Research article
Issue: № 1 (1), 2015


This article examines linguistic description of lexical units of a language which is not possible without recourse to the theory of designation , by now prevailing in linguistics. From figuring out of  how to correlate  conceptual forms of thinking, how names for different fragments are created, distributed and fixed.

The exceptional nature of human language is to perform word denotation as well as the sentence one. That’s where the metaliguistic capability of interpreting not only semiotic systems but also the language itself comes from. All that gives the researches an ideal opportunity to come to the following conclusion:  there are two different, though interconnected, spheres of designation in a language.

Firstly, it is the scope of the primary, actually semiological method of forming verbal signs denoting repetitive presentation of objective reality and subjective experience of native speakers. Secondly it’s the area of ​​secondary denotation, creating statements as "full signs". Nominative signs are mainly used for classification-nominative sphere and, performing representative function, denote single objects and facts as well as give the name of the class of objects or a series of facts, because they express the generalized notions and concepts of the diverse "world of things and ideas."

Predicative signs "supply" the sphere of communication, so the core of the signified of these distinctive signs is a communicative task, the modality of expression, something new, what actually these speech units are created for.

Thus, classification of the term "primary category" to the words and phrases, and "secondary nomination" to the sentences respectively, is justified by comparing the words in the language system and sentences as units of speech.

Primary and secondary designation in this sense is represented differently in terms of "basic" and "modified"; "Deep" and "casual". To refer to the ability of modern languages ​​replenish their inventory nominative, the concept of secondary nomination is introduced, which is understood as the use of phonetic shape of a primitive linguistic unit for the new labeling, i.e. the emergence of new values ​​in a particular linguistic unit.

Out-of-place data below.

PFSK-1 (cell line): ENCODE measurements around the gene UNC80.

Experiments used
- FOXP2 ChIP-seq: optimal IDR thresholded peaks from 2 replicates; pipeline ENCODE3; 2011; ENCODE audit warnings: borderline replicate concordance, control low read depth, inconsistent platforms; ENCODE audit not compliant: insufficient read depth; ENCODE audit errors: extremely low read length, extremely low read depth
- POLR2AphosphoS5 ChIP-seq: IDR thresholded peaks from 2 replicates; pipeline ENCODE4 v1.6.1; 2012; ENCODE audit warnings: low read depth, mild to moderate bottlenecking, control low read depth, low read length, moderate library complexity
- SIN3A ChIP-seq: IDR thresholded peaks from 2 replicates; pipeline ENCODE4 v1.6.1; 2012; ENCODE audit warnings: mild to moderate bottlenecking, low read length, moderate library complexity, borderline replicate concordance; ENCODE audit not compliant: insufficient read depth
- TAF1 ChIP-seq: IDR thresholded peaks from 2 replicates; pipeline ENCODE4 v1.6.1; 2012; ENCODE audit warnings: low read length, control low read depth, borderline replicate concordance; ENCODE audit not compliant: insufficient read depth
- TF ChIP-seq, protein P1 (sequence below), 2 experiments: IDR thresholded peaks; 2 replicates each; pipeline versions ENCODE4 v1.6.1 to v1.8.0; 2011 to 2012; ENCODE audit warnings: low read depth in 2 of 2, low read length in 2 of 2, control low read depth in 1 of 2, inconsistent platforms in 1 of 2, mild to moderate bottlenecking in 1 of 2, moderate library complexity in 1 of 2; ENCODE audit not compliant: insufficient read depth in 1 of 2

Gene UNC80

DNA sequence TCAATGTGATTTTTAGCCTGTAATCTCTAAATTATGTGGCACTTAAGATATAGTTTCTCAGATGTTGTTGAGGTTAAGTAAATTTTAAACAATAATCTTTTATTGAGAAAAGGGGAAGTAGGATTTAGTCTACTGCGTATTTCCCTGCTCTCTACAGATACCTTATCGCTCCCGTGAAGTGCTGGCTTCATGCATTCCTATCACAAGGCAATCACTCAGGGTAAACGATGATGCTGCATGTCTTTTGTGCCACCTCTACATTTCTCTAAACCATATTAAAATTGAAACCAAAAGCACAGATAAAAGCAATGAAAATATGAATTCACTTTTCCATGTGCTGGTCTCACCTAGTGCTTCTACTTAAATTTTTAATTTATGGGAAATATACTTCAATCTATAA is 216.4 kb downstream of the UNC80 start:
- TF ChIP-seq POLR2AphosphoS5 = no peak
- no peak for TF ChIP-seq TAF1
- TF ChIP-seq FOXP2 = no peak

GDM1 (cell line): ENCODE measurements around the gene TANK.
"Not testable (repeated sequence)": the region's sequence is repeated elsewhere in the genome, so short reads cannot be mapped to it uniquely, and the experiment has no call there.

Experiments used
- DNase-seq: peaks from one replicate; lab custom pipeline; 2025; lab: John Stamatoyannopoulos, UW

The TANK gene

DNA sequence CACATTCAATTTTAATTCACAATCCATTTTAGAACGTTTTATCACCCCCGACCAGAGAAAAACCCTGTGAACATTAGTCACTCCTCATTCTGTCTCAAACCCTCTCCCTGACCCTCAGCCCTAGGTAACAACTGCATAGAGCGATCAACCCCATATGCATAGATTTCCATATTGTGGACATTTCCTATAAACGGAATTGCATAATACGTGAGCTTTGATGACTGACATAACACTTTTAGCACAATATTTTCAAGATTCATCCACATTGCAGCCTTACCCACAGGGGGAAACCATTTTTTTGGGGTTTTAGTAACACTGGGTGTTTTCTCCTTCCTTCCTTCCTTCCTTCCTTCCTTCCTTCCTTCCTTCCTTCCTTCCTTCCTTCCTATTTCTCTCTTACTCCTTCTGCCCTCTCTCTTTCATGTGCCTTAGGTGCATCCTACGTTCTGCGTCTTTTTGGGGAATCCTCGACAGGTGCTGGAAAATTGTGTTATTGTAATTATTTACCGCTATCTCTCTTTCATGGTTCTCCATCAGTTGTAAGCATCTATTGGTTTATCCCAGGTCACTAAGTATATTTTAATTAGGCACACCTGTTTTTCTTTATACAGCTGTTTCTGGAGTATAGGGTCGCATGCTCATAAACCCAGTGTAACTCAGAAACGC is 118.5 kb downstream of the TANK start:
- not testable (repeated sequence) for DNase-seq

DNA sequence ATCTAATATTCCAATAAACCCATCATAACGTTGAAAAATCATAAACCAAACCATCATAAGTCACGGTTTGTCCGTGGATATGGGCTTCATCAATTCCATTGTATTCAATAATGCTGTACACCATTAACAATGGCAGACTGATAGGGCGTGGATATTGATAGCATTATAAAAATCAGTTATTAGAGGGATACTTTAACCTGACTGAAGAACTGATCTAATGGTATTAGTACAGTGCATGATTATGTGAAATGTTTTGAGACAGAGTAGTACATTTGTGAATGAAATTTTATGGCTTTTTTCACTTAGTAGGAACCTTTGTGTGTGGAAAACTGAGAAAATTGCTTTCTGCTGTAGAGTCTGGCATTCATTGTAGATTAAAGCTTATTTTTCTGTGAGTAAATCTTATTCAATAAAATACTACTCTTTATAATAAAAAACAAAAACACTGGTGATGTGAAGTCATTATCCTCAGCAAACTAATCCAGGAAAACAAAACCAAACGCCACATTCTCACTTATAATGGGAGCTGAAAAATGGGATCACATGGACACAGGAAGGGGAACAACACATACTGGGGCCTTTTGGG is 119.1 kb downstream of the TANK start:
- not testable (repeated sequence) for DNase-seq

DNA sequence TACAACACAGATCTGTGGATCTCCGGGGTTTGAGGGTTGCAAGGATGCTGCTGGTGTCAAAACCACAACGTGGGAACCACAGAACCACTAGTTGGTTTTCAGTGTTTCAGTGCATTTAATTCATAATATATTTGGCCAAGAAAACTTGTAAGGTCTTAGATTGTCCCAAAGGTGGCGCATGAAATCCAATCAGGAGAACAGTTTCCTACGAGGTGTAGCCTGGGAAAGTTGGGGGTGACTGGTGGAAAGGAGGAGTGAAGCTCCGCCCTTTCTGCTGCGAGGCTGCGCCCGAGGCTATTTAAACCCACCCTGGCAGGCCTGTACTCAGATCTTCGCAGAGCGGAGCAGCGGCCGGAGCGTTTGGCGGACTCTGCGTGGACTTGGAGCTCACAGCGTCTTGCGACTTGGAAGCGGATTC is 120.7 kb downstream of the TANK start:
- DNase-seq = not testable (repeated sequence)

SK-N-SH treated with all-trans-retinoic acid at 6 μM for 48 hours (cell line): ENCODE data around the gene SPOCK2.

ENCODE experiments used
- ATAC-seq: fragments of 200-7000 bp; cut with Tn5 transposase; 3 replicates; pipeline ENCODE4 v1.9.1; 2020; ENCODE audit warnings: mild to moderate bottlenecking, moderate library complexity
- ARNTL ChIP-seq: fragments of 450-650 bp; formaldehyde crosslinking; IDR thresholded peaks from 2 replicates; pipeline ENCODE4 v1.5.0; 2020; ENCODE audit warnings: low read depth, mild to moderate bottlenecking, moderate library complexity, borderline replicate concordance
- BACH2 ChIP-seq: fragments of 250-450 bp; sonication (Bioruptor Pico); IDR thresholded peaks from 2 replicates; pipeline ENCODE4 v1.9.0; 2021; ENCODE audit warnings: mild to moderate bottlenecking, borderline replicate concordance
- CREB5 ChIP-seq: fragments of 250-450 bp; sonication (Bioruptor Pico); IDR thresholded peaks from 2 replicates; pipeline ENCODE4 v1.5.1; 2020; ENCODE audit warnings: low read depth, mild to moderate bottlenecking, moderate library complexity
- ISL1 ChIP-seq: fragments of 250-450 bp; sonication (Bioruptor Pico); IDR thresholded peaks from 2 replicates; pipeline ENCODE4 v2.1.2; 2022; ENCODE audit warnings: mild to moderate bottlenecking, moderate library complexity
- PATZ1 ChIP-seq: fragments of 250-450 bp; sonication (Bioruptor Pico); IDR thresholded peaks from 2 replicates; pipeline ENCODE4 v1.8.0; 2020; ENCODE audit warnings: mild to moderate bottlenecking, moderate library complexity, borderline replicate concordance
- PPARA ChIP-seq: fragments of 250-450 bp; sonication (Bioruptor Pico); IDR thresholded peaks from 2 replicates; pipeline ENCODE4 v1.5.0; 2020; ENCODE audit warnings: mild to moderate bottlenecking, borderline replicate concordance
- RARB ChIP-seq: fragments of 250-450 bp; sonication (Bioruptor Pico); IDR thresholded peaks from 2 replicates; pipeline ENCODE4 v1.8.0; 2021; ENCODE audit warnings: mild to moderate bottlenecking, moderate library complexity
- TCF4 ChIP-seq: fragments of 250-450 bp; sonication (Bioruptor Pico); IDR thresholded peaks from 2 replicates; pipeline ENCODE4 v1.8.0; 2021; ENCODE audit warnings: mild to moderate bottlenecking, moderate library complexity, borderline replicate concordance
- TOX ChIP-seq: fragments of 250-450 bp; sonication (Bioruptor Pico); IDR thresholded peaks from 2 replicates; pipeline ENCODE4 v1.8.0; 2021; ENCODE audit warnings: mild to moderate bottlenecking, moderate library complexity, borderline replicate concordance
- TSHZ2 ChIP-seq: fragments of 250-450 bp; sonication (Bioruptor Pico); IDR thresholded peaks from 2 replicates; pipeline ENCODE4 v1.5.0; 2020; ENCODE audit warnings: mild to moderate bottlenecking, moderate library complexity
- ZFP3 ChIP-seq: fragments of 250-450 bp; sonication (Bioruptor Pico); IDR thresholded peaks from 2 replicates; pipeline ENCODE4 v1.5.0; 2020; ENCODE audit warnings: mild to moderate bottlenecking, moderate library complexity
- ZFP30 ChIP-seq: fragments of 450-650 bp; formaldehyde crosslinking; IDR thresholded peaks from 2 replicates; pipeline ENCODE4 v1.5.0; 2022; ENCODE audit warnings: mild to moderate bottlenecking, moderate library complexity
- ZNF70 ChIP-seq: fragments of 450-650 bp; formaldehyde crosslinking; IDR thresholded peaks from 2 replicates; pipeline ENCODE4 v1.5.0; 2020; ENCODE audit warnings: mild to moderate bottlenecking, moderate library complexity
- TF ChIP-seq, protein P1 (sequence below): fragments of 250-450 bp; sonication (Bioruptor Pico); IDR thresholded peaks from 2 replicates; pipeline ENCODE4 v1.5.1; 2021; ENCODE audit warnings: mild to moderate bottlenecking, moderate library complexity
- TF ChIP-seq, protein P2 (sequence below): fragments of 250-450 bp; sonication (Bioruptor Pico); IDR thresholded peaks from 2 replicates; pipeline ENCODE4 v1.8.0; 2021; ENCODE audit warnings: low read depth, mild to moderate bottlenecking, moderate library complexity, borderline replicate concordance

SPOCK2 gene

The results of secondary nomination are seen as derivatives of morphological structure and meaning. Methods of secondary nomination in this sense differ a lot, depending on the linguistic resources used to create new names, and the nature of this interconnection is "the name of reality."

According to the type of techniques for differentiation the following are used: 1) word formation as a regular way of creating new words and meanings; 2) syntactic transposition, in which the morphological means indicates a change in syntactic function while maintaining lexical meaning; 3) semantic transposition, which does not change the material image reinterpreted units and leads to the polysemantic words formation. By the nature of specifying the name of the validity, two types of secondary nomination are recognised - autonomous and non-autonomous (indirect).

Autonomous nomination is a secondary meaning of the words, taking on an independent nominative function and calling that a fragment of objective reality, with its features or acts being autonomous on the basis of a single name. When a non-autonomous formation of a new linguistic unit occurs through the use of combinatorial techniques, such sign unit "always refers to its referent indirectly, through semantic reference for this combination name".

Thus, the indirect secondary nomination is presented in the language in a logical form of tropes. Phrases, realized due to the constructive value, are simple nominative signs, acting as multiword equivalent of the word.


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